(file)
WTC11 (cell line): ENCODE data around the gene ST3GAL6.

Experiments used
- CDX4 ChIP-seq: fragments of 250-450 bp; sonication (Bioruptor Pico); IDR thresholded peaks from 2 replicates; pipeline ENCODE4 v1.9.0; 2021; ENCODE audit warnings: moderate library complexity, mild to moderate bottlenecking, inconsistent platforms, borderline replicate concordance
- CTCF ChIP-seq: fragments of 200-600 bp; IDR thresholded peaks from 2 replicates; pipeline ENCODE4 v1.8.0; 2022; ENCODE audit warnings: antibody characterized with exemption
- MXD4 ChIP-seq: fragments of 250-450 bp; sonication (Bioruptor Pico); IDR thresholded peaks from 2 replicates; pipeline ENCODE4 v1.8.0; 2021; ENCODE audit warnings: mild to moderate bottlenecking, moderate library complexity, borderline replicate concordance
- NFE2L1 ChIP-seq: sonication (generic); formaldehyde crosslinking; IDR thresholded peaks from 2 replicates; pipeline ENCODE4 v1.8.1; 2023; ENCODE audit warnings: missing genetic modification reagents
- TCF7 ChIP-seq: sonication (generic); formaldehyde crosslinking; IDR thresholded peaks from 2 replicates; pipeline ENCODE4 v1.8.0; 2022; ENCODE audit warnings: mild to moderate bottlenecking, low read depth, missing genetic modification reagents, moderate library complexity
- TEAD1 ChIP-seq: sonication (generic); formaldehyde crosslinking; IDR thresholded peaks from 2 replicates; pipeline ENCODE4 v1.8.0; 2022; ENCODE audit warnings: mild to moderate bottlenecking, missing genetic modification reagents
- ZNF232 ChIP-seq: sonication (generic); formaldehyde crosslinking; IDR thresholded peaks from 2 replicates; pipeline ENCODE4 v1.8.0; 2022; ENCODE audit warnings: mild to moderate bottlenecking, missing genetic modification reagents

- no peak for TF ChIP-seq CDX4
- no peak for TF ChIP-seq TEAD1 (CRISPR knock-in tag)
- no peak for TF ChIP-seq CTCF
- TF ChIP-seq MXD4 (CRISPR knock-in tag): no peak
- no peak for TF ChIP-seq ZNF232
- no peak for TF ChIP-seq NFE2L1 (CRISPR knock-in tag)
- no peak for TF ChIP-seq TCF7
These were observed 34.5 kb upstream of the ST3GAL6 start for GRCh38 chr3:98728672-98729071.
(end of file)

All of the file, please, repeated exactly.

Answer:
WTC11 (cell line): ENCODE data around the gene ST3GAL6.

Experiments used
- CDX4 ChIP-seq: fragments of 250-450 bp; sonication (Bioruptor Pico); IDR thresholded peaks from 2 replicates; pipeline ENCODE4 v1.9.0; 2021; ENCODE audit warnings: moderate library complexity, mild to moderate bottlenecking, inconsistent platforms, borderline replicate concordance
- CTCF ChIP-seq: fragments of 200-600 bp; IDR thresholded peaks from 2 replicates; pipeline ENCODE4 v1.8.0; 2022; ENCODE audit warnings: antibody characterized with exemption
- MXD4 ChIP-seq: fragments of 250-450 bp; sonication (Bioruptor Pico); IDR thresholded peaks from 2 replicates; pipeline ENCODE4 v1.8.0; 2021; ENCODE audit warnings: mild to moderate bottlenecking, moderate library complexity, borderline replicate concordance
- NFE2L1 ChIP-seq: sonication (generic); formaldehyde crosslinking; IDR thresholded peaks from 2 replicates; pipeline ENCODE4 v1.8.1; 2023; ENCODE audit warnings: missing genetic modification reagents
- TCF7 ChIP-seq: sonication (generic); formaldehyde crosslinking; IDR thresholded peaks from 2 replicates; pipeline ENCODE4 v1.8.0; 2022; ENCODE audit warnings: mild to moderate bottlenecking, low read depth, missing genetic modification reagents, moderate library complexity
- TEAD1 ChIP-seq: sonication (generic); formaldehyde crosslinking; IDR thresholded peaks from 2 replicates; pipeline ENCODE4 v1.8.0; 2022; ENCODE audit warnings: mild to moderate bottlenecking, missing genetic modification reagents
- ZNF232 ChIP-seq: sonication (generic); formaldehyde crosslinking; IDR thresholded peaks from 2 replicates; pipeline ENCODE4 v1.8.0; 2022; ENCODE audit warnings: mild to moderate bottlenecking, missing genetic modification reagents

- no peak for TF ChIP-seq CDX4
- no peak for TF ChIP-seq TEAD1 (CRISPR knock-in tag)
- no peak for TF ChIP-seq CTCF
- TF ChIP-seq MXD4 (CRISPR knock-in tag): no peak
- no peak for TF ChIP-seq ZNF232
- no peak for TF ChIP-seq NFE2L1 (CRISPR knock-in tag)
- no peak for TF ChIP-seq TCF7
These were observed 34.5 kb upstream of the ST3GAL6 start for GRCh38 chr3:98728672-98729071.